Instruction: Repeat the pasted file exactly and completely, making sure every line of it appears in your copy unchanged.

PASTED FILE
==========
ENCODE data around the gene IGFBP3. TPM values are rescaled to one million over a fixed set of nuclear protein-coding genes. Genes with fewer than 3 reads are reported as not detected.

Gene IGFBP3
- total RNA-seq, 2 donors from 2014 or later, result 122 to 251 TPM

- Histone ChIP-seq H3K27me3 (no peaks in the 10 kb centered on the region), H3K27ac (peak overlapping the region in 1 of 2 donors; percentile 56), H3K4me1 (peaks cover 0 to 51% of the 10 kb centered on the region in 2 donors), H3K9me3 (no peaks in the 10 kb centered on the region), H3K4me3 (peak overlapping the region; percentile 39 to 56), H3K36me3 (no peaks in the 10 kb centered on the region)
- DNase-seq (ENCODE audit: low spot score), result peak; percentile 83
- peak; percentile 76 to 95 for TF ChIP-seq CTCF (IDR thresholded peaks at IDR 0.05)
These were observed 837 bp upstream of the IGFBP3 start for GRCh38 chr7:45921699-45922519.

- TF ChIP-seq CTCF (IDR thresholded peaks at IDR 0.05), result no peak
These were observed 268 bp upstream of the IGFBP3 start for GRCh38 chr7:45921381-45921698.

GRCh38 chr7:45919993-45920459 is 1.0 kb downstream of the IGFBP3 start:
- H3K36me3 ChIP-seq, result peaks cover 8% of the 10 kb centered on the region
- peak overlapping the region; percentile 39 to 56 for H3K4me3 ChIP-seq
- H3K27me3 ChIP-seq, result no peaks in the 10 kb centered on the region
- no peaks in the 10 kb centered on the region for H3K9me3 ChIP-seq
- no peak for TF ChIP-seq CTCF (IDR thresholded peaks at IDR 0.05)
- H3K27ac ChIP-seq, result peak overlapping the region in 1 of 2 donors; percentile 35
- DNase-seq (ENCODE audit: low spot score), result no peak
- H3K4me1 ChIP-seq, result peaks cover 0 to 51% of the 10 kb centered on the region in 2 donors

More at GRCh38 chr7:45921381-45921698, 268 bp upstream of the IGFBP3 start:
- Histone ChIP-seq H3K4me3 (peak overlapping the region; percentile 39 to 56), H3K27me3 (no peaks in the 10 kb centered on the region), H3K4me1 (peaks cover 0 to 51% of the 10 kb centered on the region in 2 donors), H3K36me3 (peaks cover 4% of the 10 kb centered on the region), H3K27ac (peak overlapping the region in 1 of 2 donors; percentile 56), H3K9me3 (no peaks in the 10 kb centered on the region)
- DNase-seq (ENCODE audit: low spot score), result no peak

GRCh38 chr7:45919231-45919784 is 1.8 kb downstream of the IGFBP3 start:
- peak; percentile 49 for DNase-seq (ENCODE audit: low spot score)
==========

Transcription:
ENCODE data around the gene IGFBP3. TPM values are rescaled to one million over a fixed set of nuclear protein-coding genes. Genes with fewer than 3 reads are reported as not detected.

Gene IGFBP3
- total RNA-seq, 2 donors from 2014 or later, result 122 to 251 TPM

- Histone ChIP-seq H3K27me3 (no peaks in the 10 kb centered on the region), H3K27ac (peak overlapping the region in 1 of 2 donors; percentile 56), H3K4me1 (peaks cover 0 to 51% of the 10 kb centered on the region in 2 donors), H3K9me3 (no peaks in the 10 kb centered on the region), H3K4me3 (peak overlapping the region; percentile 39 to 56), H3K36me3 (no peaks in the 10 kb centered on the region)
- DNase-seq (ENCODE audit: low spot score), result peak; percentile 83
- peak; percentile 76 to 95 for TF ChIP-seq CTCF (IDR thresholded peaks at IDR 0.05)
These were observed 837 bp upstream of the IGFBP3 start for GRCh38 chr7:45921699-45922519.

- TF ChIP-seq CTCF (IDR thresholded peaks at IDR 0.05), result no peak
These were observed 268 bp upstream of the IGFBP3 start for GRCh38 chr7:45921381-45921698.

GRCh38 chr7:45919993-45920459 is 1.0 kb downstream of the IGFBP3 start:
- H3K36me3 ChIP-seq, result peaks cover 8% of the 10 kb centered on the region
- peak overlapping the region; percentile 39 to 56 for H3K4me3 ChIP-seq
- H3K27me3 ChIP-seq, result no peaks in the 10 kb centered on the region
- no peaks in the 10 kb centered on the region for H3K9me3 ChIP-seq
- no peak for TF ChIP-seq CTCF (IDR thresholded peaks at IDR 0.05)
- H3K27ac ChIP-seq, result peak overlapping the region in 1 of 2 donors; percentile 35
- DNase-seq (ENCODE audit: low spot score), result no peak
- H3K4me1 ChIP-seq, result peaks cover 0 to 51% of the 10 kb centered on the region in 2 donors

More at GRCh38 chr7:45921381-45921698, 268 bp upstream of the IGFBP3 start:
- Histone ChIP-seq H3K4me3 (peak overlapping the region; percentile 39 to 56), H3K27me3 (no peaks in the 10 kb centered on the region), H3K4me1 (peaks cover 0 to 51% of the 10 kb centered on the region in 2 donors), H3K36me3 (peaks cover 4% of the 10 kb centered on the region), H3K27ac (peak overlapping the region in 1 of 2 donors; percentile 56), H3K9me3 (no peaks in the 10 kb centered on the region)
- DNase-seq (ENCODE audit: low spot score), result no peak

GRCh38 chr7:45919231-45919784 is 1.8 kb downstream of the IGFBP3 start:
- peak; percentile 49 for DNase-seq (ENCODE audit: low spot score)